As my submission spreadsheet has approached being completely filled in, I have been putting the final touches on the essays and preparing my anthology for self-publication. Today I did a semifinal proofread of the entire collection of both stories and essays. I cannot release the book until all of my potential markets are exhausted.

None of the professional markets allow you to submit stories to two different markets at the same time and most of them require that you only submit to them one story at a time. So it could still be many months until the chart is completely filled.

The title of the book is “You can’t do that… But what if you could?”

Most of the stories I’ve written can be described by that sentence. And the science fiction stories I like to read fall into that category as well. Take something like the classic science fiction technologies such as a limitless, clean, cheap source of energy such as cold fusion. You can’t do that… But what if you could?

What about gravity control? Get in your shuttlecraft, push a button, and it silently floats off the ground and soars into outer space without using chemical rockets? You can’t do that… But what if you could?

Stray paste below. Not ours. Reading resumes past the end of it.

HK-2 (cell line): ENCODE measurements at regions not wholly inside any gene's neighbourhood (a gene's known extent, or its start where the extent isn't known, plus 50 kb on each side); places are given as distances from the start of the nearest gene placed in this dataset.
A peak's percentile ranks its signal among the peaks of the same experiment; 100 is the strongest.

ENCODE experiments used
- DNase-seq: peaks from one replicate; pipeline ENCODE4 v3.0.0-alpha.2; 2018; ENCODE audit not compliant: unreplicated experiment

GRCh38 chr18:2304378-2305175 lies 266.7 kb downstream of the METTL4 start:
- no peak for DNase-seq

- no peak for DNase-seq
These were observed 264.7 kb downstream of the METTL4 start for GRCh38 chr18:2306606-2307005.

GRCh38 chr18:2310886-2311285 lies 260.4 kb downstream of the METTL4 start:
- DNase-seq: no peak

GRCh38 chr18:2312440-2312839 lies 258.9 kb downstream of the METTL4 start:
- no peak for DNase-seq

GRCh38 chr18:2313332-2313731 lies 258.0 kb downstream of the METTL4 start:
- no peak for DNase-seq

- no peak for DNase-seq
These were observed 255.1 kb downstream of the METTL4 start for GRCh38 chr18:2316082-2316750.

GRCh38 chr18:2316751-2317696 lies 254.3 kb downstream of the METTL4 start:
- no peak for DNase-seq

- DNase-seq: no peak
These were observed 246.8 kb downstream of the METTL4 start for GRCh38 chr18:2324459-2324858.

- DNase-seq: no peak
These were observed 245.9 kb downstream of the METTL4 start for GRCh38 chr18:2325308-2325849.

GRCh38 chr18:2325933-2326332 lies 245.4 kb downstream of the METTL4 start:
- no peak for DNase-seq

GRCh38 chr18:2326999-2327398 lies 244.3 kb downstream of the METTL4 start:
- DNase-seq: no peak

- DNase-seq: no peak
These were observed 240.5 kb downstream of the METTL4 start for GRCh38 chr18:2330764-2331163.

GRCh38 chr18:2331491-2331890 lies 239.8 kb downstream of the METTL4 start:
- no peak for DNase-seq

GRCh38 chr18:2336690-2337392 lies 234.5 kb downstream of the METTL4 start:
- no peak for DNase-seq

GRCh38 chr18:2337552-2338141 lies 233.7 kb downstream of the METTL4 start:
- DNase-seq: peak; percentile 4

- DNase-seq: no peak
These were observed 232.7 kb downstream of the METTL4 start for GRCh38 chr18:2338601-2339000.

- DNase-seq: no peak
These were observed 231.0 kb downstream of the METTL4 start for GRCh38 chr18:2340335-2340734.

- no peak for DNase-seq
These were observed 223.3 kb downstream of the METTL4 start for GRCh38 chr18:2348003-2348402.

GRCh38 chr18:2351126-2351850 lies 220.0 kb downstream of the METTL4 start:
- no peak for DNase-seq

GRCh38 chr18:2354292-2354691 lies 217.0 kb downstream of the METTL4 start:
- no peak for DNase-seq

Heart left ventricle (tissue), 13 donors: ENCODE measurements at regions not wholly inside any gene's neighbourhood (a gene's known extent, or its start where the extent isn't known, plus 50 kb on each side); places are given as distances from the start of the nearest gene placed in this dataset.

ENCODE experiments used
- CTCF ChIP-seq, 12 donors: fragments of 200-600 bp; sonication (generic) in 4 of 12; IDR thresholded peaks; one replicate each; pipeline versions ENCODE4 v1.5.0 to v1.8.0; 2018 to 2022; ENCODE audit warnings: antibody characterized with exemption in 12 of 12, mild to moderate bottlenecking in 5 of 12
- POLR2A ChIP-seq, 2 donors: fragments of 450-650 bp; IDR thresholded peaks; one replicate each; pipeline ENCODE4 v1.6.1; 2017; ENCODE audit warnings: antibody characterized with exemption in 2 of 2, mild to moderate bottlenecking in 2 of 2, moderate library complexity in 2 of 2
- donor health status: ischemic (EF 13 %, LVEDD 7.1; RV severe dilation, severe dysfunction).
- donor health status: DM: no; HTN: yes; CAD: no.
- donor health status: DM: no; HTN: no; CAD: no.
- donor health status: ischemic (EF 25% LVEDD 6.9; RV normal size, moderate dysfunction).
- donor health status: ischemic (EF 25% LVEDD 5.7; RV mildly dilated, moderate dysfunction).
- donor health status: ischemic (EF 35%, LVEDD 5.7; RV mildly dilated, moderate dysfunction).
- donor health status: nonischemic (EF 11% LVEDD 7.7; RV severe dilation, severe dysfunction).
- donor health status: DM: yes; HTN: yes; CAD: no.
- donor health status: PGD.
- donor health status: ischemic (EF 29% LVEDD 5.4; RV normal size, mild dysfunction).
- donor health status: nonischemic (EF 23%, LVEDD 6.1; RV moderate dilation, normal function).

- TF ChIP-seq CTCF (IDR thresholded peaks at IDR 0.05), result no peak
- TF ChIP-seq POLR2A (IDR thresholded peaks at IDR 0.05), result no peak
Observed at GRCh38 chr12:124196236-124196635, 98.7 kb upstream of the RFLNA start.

In TV shows and movies there is a classic scene where a young girl says, “I got myself pregnant.” My response is always, “No you didn’t! It takes two people.” You can’t do that… But what if you could?

Here is the table of contents of my anthology of essays and stories that will be released as soon as I run out of markets. If by chance one of my stories does get published, I will delay the release of my book until my contract allows me to republish it in my anthology or I will simply remove it from the list.

You can’t do that… But what if you could?

Part 1

  • Forward to “You can’t do that… But what if you could?”
  • About the Author
  • Essay: How I Started Writing Science Fiction
    • Chapter 1 – Why I Don’t Write Fiction
    • Chapter 2 – I Hate Research
    • Chapter 3 – Why Science Fiction?
    • Chapter 4 – Why Start Now?
    • Chapter 5 – What to Write?
  • Essay: My Pet Peeve – Plot-Driven Technology

Part 2

  • Introduction to “Race to the Future”
  • Novella “Race to the Future” (21,000 words) The biography of orphan Edward Tillman who grew up in Chicago and Indianapolis and perfected cold nuclear fusion. It is a clean, inexpensive, safe energy source that makes electric cars self-charging. His wife Julie Hendrix invents a new branch of physics called “quantum resonance” which explains his breakthrough technology. The start of a planned trilogy titled “The Tillman Family Chronicles.”
    • Chapter 1 – A Tragic Start
    • Chapter 2 – A Winning Move